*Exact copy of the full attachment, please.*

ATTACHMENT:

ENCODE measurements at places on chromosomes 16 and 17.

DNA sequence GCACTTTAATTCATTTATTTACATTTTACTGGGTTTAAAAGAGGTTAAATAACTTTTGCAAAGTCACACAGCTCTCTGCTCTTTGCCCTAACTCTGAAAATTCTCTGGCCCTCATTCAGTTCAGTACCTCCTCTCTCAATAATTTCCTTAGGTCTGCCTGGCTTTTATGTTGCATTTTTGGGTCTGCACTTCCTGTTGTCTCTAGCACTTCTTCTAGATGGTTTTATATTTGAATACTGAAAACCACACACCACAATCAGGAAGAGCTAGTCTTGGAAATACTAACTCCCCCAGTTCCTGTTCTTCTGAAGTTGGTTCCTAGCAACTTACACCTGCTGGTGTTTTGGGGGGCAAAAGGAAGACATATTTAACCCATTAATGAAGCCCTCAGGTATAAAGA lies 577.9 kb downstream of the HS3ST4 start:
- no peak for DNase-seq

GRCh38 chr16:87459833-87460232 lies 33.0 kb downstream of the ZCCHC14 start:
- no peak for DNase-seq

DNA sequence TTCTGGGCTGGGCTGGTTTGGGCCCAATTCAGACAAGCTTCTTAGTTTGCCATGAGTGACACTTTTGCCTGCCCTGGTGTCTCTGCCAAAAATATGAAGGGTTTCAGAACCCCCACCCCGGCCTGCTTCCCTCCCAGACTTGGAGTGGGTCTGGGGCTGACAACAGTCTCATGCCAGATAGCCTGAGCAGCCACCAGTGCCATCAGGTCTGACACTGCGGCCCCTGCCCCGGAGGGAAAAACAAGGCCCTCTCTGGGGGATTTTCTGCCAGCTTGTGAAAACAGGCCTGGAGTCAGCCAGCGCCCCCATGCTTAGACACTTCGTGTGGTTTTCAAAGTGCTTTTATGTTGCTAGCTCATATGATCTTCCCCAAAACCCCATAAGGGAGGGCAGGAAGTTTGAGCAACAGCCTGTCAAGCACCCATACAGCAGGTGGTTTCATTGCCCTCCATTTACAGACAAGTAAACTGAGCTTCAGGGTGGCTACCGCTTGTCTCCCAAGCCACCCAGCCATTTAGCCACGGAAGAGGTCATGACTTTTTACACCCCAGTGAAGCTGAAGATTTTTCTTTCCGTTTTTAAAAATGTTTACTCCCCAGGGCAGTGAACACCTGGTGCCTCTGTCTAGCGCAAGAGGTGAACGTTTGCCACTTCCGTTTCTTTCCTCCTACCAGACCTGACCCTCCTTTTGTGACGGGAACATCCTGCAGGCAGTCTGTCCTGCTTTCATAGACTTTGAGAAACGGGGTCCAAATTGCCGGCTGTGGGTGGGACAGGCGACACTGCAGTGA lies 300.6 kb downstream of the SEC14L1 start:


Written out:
ENCODE measurements at places on chromosomes 16 and 17.

DNA sequence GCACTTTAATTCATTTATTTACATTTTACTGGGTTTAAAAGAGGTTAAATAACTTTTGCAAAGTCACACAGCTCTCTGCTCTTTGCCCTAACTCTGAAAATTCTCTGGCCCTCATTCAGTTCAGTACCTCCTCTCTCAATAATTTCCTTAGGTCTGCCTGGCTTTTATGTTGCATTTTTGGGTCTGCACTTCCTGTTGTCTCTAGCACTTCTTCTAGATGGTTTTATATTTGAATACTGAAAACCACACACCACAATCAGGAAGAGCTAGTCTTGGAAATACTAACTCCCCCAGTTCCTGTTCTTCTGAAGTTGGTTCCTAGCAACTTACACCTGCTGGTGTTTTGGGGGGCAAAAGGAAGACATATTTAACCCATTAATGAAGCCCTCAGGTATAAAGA lies 577.9 kb downstream of the HS3ST4 start:
- no peak for DNase-seq

GRCh38 chr16:87459833-87460232 lies 33.0 kb downstream of the ZCCHC14 start:
- no peak for DNase-seq

DNA sequence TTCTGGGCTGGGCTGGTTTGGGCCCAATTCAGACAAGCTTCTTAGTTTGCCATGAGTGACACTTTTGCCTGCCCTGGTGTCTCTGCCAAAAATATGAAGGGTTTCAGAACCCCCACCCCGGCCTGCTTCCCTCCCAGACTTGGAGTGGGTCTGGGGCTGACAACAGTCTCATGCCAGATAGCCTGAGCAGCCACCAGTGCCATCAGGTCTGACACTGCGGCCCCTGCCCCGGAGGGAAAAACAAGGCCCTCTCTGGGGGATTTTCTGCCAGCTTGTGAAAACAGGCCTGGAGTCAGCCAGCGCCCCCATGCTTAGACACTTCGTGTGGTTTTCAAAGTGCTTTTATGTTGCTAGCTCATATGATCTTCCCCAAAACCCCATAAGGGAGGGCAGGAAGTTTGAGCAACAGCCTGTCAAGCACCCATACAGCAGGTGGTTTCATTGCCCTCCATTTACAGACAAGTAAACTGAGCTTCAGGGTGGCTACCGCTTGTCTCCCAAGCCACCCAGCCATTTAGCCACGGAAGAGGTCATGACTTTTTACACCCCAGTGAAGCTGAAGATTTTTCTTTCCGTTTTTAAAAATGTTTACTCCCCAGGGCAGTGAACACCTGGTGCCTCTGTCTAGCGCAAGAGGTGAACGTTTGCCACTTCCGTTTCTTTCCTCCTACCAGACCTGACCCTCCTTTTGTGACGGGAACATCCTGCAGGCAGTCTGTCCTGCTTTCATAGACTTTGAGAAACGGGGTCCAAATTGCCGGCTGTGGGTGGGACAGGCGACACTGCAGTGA lies 300.6 kb downstream of the SEC14L1 start: